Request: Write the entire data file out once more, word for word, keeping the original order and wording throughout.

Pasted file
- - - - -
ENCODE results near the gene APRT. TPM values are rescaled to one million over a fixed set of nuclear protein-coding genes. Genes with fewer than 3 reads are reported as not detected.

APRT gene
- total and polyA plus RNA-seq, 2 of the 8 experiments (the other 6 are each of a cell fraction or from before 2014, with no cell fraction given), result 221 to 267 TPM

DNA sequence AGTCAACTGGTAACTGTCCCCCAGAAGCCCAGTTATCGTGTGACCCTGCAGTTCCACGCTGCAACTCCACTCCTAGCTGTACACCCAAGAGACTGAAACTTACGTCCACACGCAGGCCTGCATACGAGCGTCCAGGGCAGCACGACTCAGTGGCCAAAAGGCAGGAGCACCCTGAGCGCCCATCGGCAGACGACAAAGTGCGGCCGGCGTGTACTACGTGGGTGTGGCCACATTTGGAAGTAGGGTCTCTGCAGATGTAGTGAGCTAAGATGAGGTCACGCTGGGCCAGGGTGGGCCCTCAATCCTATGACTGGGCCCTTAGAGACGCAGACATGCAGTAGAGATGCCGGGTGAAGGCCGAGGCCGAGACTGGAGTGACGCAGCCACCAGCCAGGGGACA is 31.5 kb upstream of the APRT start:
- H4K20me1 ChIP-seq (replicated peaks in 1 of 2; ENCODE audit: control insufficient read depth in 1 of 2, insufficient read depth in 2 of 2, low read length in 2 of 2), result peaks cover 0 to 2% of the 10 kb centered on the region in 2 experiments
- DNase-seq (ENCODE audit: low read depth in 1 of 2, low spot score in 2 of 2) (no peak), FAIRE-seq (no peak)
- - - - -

ENCODE results near the gene APRT. TPM values are rescaled to one million over a fixed set of nuclear protein-coding genes. Genes with fewer than 3 reads are reported as not detected.

APRT gene
- total and polyA plus RNA-seq, 2 of the 8 experiments (the other 6 are each of a cell fraction or from before 2014, with no cell fraction given), result 221 to 267 TPM

DNA sequence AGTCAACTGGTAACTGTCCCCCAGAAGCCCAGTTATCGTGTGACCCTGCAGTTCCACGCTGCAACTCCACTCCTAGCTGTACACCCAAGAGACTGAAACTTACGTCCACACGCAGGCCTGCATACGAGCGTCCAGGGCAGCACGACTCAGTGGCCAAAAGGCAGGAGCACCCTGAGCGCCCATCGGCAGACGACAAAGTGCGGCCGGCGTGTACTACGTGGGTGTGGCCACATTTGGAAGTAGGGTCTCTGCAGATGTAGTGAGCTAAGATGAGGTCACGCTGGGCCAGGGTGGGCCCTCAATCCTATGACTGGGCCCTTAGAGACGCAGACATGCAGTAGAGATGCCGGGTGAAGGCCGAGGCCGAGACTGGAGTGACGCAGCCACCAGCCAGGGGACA is 31.5 kb upstream of the APRT start:
- H4K20me1 ChIP-seq (replicated peaks in 1 of 2; ENCODE audit: control insufficient read depth in 1 of 2, insufficient read depth in 2 of 2, low read length in 2 of 2), result peaks cover 0 to 2% of the 10 kb centered on the region in 2 experiments
- DNase-seq (ENCODE audit: low read depth in 1 of 2, low spot score in 2 of 2) (no peak), FAIRE-seq (no peak)